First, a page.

Work Groups
•    Responsible for a span of work related to products and/or services.
•    Work is independent -- group members perform their work on their own.
•    Group leader or group member may pull together the parts to make a whole.
•    There may be group norms that are similar to team norms.

A team is developed wherever people have to work together to produce results. A team is capable of accomplishing much more than the sum total of what the members are capable of accomplishing individually. Team work is stimulating, it encourages members to put in leater effort and helps them to give their best. Generally people often misunderstand the terminology of Team or Group. Team cab be defined as "a group in which the individuals have a common aim and in which the jobs and skills of each member fit in with those of others. Let us take a very mechanical and static analogy, the jigsaw puzzle. Pieces fit in together without distortion and together produce some overall pattern. Thus Team/s in an organisation is/are based on the following characteristics:

•    Non-facilitative character of industrial organisation as far as team-work is concerned.
•   Groups do not necessarily become teams.
•   Objective commonality and similarity are not sufficient conditions for teams to emerge.
•   There  is a  universal ethos and  spirit underlying  the identities and uniqueness of the members of a group which alone make a team.
•   This universal spirit and ethos has to be evoked from within rather than
from without as it is something inherent with the members. Why do team arise in the first place? What are the kinds of tasks that require team work?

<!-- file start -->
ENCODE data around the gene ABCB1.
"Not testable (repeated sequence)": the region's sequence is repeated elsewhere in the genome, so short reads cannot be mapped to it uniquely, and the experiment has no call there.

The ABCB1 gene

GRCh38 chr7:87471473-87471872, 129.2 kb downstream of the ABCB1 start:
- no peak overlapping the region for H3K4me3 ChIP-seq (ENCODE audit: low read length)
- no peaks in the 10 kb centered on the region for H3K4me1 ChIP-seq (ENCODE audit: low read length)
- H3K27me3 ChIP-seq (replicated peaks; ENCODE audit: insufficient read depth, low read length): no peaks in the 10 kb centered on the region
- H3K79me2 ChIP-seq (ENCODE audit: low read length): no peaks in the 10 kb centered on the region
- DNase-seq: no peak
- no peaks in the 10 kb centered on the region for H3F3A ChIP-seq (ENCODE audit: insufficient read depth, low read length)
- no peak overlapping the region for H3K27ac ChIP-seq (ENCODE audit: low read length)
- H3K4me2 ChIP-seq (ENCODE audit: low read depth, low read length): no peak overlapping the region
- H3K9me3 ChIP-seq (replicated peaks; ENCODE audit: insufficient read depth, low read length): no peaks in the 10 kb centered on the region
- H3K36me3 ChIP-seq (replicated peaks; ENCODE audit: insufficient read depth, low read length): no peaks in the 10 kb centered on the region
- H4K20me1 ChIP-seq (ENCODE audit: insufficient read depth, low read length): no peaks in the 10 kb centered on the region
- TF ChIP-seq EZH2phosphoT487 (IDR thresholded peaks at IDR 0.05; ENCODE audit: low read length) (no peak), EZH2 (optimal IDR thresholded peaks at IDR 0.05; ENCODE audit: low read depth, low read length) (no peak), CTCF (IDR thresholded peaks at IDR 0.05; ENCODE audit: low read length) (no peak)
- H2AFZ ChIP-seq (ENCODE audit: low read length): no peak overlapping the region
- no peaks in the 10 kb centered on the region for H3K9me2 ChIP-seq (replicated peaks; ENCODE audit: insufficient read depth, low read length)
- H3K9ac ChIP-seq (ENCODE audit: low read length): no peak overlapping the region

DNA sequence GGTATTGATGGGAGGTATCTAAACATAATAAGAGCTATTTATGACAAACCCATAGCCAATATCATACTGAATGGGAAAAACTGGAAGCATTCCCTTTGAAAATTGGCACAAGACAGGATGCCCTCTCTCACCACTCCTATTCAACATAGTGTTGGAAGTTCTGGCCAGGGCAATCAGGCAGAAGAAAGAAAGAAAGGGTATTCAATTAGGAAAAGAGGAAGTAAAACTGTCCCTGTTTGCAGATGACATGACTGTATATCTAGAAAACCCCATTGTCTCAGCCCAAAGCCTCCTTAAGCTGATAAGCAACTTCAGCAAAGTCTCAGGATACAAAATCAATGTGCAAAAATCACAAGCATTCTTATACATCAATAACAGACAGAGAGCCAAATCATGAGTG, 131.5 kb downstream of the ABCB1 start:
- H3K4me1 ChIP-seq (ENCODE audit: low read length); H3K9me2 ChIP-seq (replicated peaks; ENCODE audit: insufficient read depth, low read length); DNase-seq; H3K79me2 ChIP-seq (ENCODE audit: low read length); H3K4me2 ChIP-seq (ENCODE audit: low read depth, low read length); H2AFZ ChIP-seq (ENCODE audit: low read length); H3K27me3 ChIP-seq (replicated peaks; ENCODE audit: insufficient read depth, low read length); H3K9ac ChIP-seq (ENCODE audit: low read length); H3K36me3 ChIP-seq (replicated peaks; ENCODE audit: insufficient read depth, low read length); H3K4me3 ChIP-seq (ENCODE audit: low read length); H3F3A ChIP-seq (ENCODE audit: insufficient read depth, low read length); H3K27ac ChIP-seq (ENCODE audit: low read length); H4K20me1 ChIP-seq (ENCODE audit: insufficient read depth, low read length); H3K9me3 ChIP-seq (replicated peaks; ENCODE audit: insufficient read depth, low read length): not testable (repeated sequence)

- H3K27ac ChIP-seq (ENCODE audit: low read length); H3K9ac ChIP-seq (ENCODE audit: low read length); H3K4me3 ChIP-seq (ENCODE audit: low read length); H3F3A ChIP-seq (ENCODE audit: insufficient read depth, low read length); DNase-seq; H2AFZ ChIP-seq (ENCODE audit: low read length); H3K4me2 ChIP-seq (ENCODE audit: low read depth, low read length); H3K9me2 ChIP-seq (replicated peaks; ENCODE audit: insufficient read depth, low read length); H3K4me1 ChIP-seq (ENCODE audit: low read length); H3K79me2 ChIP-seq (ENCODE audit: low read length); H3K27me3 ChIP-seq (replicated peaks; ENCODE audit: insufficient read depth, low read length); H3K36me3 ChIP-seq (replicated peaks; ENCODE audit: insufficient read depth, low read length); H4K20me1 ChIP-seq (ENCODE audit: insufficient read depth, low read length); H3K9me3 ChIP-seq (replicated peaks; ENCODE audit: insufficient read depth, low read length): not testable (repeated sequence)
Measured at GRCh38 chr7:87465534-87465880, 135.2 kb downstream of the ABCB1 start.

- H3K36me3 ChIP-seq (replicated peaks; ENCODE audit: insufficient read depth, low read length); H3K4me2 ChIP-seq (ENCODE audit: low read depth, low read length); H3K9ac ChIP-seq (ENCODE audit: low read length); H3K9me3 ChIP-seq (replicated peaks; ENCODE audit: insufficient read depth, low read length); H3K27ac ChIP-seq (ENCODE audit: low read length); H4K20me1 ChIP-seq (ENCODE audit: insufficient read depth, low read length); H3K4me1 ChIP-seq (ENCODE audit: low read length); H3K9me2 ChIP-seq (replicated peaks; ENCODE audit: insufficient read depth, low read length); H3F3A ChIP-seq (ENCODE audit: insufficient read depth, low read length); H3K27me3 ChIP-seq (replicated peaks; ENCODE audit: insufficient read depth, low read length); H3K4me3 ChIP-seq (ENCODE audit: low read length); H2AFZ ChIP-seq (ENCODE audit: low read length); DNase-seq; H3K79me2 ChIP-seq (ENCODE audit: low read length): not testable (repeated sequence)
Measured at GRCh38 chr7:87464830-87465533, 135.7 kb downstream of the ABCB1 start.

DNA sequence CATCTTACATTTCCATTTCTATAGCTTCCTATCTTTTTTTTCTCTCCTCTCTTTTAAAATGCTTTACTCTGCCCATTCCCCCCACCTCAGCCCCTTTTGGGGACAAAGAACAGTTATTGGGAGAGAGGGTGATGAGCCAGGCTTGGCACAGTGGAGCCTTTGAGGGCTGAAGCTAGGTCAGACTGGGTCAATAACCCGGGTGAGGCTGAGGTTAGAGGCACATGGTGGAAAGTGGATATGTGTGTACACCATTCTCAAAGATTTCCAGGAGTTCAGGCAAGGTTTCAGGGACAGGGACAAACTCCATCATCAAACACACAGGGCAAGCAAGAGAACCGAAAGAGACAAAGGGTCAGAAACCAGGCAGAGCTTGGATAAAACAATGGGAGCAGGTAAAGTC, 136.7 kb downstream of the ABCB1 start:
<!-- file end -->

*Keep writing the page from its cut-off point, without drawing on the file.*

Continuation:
The source of a team lies in orte person doing a job that he discovers is too large for him to do is the (perspective) available.

Thus, it can be said that teams are groups of people who cooperate to carry out a joint task'. They may be assigned to different work roles, or be allowed to sort them out between themselves and change jobs, when they feel like it, e.g. crews of ships and aircraft, research teams, maintenance gangs and
groups of miners.

A high achieving team has all the properties of an ordinary team but in greater unison. Each member has both the expertise and the skill in performing functions needed for the task.

Team often grow form one person i.e., their leader who needs to shift the centre from himself to the cooperative efforts of the team. The test of a good team is whether or not its members can work as a team while they are apart, while at the same time contributing to sequence of activities.

In the context of team building, a leader knows his own strengths and weaknesses but also ensures that he compensates for what he lacks. Individuals  in the  team  should  have  such  strengths,  knowledge  and